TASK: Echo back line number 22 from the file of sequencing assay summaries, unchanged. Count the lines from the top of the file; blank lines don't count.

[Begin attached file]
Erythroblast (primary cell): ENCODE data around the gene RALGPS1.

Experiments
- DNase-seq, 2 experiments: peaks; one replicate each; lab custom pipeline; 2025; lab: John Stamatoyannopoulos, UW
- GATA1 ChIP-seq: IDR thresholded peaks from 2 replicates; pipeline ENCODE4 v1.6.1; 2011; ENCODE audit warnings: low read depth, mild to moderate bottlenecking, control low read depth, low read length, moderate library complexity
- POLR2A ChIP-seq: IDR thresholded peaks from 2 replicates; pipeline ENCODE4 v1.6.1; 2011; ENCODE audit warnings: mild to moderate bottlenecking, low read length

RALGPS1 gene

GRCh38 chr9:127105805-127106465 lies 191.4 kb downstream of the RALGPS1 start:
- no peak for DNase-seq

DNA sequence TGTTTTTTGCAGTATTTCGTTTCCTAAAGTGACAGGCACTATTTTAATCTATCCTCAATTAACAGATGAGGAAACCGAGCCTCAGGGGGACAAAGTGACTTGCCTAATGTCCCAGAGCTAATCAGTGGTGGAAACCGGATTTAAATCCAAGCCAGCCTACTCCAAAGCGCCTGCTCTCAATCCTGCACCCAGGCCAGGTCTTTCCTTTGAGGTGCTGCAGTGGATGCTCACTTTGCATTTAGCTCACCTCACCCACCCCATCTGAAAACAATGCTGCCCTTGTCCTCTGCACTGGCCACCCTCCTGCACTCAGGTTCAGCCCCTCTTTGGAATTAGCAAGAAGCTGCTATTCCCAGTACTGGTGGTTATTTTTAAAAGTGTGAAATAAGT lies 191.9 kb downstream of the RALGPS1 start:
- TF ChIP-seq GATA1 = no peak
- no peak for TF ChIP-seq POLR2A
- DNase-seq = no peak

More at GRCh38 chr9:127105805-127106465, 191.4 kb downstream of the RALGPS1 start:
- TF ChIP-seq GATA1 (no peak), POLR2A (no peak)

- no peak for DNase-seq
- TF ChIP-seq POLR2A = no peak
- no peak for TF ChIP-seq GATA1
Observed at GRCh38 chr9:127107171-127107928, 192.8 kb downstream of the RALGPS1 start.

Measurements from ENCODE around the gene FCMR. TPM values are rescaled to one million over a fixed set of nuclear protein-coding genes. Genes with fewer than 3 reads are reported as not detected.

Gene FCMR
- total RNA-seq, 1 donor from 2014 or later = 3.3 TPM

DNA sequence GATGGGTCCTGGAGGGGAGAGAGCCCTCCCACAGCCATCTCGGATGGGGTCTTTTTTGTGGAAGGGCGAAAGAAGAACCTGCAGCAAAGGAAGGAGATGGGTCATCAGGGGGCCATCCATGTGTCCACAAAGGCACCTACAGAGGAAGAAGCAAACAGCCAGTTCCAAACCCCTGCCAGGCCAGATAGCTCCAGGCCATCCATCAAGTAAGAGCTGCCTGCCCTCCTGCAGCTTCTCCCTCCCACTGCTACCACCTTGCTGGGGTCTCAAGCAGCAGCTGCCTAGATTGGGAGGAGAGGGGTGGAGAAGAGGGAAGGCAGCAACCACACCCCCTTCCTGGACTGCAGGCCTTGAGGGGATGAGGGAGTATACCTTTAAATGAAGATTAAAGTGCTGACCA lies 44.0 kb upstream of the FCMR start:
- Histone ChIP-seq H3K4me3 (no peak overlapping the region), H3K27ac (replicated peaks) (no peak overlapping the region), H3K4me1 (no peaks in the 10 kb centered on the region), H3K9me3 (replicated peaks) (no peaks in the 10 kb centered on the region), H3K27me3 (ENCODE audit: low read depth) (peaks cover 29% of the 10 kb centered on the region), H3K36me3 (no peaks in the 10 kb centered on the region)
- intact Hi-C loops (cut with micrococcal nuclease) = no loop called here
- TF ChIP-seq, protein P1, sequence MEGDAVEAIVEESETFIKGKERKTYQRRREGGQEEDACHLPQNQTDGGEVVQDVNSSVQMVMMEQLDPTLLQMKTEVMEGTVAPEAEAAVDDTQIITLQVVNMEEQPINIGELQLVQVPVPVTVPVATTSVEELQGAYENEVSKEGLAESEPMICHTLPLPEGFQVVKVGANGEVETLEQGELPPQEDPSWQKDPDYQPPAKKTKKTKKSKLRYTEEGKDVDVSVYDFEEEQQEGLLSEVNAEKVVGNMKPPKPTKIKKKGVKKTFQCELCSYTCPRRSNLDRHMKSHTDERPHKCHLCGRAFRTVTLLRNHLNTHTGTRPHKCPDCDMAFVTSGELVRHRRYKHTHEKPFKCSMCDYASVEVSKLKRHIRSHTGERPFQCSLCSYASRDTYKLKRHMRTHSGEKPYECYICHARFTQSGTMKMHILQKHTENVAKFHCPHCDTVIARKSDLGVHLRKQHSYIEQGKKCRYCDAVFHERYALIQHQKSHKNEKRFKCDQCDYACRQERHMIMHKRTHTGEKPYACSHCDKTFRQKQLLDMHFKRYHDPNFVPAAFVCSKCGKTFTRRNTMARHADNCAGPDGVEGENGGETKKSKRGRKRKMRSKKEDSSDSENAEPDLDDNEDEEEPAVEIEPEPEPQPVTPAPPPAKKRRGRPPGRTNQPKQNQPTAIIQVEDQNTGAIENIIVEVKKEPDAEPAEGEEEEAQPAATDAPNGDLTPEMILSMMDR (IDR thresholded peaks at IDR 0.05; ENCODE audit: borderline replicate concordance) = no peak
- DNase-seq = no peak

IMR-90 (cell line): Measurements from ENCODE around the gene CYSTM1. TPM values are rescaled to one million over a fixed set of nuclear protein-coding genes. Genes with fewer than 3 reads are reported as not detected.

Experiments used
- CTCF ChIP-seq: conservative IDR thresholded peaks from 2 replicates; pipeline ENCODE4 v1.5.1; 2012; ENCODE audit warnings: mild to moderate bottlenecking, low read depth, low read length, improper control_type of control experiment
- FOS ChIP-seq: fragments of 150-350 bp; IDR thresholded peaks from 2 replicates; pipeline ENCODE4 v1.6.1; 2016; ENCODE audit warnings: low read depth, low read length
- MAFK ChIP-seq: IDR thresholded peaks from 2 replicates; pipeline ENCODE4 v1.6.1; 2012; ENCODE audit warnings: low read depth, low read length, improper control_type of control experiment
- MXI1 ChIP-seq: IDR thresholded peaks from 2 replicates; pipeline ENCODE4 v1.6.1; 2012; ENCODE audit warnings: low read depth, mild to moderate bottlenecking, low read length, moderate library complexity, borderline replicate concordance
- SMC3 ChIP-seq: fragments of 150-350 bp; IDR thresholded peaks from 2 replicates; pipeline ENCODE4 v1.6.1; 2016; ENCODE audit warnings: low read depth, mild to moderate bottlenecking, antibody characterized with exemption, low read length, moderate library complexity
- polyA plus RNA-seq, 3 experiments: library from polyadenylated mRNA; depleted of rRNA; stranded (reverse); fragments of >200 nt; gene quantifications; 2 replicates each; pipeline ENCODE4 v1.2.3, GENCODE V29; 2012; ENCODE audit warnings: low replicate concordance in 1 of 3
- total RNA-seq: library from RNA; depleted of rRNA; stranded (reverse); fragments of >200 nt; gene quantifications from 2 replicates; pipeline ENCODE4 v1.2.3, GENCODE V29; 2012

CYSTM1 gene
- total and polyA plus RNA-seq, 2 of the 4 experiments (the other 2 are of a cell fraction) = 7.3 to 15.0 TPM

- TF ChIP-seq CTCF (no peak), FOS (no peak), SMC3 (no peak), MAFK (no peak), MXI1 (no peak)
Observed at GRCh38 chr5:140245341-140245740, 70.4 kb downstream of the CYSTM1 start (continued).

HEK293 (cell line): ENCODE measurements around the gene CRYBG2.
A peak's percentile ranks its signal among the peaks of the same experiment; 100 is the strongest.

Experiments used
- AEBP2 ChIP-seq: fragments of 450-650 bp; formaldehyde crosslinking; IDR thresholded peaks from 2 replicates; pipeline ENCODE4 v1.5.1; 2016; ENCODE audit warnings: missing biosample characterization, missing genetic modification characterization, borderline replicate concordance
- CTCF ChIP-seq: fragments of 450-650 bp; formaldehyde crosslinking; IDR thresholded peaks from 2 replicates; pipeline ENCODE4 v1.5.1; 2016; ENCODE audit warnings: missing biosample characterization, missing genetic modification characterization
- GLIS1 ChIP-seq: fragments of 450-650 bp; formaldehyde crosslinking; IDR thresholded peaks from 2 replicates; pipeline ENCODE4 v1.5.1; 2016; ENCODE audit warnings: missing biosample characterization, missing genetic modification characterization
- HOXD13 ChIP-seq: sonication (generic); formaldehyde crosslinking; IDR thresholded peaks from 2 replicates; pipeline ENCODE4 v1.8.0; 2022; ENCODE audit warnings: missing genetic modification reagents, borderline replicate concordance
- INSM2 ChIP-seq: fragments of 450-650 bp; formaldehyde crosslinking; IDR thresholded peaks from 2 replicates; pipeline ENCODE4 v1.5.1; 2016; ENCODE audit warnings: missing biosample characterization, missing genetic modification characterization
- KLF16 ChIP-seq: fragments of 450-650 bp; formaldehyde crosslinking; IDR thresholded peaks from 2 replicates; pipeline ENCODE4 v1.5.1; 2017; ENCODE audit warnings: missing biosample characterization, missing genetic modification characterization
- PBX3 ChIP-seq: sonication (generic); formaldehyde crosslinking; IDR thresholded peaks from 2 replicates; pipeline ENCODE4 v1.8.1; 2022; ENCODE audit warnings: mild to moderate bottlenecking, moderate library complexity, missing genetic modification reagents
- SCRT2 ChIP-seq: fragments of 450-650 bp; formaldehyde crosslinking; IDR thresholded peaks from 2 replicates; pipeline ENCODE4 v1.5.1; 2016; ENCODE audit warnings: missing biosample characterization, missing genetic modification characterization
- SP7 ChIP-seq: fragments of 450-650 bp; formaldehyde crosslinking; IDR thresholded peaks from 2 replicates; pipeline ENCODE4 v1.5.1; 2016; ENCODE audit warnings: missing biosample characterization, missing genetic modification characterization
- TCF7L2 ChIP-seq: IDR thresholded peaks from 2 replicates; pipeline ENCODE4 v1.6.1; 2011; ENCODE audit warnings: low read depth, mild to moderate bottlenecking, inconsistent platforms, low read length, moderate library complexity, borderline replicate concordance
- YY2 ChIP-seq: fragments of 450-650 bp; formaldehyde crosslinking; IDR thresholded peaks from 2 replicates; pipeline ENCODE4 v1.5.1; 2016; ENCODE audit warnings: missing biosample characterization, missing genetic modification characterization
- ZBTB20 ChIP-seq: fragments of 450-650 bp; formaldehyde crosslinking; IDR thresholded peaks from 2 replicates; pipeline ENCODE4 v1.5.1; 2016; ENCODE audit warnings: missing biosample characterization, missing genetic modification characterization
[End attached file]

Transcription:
DNA sequence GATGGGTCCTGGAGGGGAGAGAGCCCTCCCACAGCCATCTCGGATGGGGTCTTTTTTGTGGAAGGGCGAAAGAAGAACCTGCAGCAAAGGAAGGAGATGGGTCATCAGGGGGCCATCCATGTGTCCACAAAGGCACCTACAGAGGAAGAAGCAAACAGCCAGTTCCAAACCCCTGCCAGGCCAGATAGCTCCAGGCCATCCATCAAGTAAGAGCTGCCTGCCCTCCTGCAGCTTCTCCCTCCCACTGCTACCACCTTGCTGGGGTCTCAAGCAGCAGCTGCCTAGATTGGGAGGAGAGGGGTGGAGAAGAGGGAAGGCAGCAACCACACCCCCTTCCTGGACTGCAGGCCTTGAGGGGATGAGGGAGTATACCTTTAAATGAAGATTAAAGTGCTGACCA lies 44.0 kb upstream of the FCMR start: